But to blame Thomas for doubting what he had not seen is to claim credit ourselves, for a skill that none of us has - the ability to distinguish between truth and lies…..absent the necessary evidence. Ten days before, Judas had betrayed Christ to the High Priest and to Pilate. Judas arrived in the Garden with armed soldiers, who led Christ away. They tried him quickly - overnight - and Christ was executed within 18 hours. But Judas had betrayed, not only Christ, but all of them. When Judas betrayed Christ for thirty pieces of silver, he put all of their lives in danger. Thomas and the other apostles - whom Jesus had called his ‘brothers’ - had been lied to. Judas turned out to be someone other than who he had claimed to be.
We don’t know why Thomas was missing on Easter night, when Christ appeared to the other apostles. We tend to assume that, if Thomas knew about the gathering, he either couldn’t make it, or didn’t want to. But the gospel doesn’t explain it. Perhaps he just couldn’t face them. Disillusionment can leave one feeling vulnerable.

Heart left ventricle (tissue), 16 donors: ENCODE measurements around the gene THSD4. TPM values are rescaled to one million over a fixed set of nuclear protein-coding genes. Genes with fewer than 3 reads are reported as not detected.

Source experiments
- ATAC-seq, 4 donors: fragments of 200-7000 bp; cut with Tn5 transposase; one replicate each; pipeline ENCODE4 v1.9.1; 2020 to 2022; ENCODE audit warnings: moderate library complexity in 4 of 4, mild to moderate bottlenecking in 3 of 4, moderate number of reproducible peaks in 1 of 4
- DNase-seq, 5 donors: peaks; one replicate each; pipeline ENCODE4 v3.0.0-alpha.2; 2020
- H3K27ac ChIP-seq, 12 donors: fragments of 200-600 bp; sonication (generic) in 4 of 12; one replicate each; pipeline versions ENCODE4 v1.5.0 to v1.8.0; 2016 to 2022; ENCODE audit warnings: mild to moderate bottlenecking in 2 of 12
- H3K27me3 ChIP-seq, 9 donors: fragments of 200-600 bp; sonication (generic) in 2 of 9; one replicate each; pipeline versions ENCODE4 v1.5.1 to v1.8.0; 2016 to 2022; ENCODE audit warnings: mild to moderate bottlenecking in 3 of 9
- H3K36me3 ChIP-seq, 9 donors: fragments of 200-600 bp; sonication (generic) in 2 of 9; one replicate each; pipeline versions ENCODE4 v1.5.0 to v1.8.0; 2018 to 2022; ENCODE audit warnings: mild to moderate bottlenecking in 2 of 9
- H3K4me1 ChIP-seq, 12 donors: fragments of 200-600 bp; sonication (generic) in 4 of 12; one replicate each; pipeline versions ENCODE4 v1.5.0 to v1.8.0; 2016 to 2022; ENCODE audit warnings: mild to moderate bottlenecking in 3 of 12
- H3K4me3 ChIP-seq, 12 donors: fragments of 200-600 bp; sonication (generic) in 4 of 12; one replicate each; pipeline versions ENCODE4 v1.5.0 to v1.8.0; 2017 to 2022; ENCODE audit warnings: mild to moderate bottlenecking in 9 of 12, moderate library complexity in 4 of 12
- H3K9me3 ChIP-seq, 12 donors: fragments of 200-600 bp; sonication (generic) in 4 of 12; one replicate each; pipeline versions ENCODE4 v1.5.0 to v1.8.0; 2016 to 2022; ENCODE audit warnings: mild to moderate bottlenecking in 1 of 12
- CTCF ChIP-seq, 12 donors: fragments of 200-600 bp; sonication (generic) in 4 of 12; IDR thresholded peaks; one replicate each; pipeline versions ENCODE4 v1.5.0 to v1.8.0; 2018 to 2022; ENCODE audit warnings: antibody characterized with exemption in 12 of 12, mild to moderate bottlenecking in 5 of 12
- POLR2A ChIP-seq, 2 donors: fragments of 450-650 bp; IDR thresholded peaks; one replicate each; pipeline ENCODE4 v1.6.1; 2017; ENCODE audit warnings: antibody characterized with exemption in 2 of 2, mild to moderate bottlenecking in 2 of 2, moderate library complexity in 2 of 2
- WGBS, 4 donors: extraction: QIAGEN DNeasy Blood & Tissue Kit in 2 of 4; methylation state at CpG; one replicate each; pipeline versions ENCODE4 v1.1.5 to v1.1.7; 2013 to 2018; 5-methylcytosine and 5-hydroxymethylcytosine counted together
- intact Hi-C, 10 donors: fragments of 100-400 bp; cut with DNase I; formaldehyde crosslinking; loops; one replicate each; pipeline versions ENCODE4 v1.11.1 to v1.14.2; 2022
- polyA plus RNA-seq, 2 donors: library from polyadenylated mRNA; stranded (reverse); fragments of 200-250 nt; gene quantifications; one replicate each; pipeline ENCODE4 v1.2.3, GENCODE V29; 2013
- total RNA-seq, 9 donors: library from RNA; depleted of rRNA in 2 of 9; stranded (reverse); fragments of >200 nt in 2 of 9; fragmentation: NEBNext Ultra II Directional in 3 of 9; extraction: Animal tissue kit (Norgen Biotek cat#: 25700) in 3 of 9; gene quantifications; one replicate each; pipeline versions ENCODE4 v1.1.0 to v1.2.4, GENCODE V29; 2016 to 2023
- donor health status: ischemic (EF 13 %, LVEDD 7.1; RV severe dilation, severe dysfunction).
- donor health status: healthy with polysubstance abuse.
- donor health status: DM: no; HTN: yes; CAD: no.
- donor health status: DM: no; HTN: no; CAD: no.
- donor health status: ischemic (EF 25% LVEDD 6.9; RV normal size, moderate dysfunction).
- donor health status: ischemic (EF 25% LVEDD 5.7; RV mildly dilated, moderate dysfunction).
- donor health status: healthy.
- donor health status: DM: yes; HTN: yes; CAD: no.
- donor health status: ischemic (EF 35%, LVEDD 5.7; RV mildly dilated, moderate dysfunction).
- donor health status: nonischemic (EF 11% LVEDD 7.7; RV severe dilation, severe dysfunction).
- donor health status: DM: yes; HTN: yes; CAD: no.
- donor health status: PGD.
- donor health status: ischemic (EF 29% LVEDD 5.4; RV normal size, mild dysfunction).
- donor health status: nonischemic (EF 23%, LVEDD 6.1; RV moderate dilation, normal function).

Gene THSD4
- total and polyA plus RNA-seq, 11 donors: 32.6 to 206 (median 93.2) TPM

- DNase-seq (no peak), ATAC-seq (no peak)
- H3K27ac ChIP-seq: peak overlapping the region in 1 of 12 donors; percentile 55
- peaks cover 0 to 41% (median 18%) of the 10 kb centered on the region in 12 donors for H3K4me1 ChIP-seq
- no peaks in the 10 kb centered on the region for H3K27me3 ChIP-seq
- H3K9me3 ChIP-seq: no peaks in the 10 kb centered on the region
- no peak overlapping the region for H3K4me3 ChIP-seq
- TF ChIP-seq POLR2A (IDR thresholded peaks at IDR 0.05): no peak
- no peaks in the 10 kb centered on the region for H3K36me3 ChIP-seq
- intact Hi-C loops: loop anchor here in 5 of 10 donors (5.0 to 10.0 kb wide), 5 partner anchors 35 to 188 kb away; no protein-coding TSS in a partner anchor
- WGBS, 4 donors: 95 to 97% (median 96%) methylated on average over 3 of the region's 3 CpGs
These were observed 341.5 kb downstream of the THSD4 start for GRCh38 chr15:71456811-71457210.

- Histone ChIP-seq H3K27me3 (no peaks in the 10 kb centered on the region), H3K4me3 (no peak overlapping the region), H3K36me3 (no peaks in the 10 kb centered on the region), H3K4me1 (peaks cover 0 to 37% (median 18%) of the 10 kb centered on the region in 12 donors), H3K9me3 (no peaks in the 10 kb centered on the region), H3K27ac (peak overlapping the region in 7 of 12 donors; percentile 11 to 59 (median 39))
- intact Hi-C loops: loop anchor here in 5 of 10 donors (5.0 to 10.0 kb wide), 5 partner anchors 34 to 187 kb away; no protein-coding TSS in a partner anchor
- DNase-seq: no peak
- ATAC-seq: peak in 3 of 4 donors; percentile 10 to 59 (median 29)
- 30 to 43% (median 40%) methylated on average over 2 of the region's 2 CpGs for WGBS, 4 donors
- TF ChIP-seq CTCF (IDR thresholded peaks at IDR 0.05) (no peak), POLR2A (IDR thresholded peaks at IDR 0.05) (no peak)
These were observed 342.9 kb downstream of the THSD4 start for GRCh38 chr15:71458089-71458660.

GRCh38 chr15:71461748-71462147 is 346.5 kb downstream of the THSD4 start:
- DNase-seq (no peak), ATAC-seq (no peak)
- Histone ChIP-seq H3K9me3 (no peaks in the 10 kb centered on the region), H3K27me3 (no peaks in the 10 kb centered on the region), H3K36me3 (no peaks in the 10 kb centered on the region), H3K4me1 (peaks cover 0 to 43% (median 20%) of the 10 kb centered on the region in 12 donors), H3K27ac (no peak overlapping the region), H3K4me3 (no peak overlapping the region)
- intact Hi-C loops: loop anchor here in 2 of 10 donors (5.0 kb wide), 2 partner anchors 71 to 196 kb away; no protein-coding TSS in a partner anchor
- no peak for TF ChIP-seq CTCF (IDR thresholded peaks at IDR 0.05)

But what if Thomas hadn’t been invited? What if he hadn’t known about it? Or even allowing that he had been invited and declined, who are we to criticize?
Would you crave the company of this cowardly remnant who had abandoned their Master after his arrest? Would you crave the company of ten hiding, huddled men, all of whom in addition to yourself had been betrayed, that is, lied to by the twelfth?
The important thing, my friends, is not that, once, Thomas doubted. No, the important thing is that when he later saw Christ - when he later touched him - Thomas believed.
Sorting through this world’s lies is never easy; and while we’re still here, it’s never over.
Judas demonstrates - Peter demonstrates - that even apostles are capable of lying.
Christ is not. Christ is God’s own Truth-made-flesh. So find Christ. Believe Christ. Read Christ’s gospel. Dine at Christ’s table. And don’t believe anyone who claims to know Christ until they’ve touched his wounds.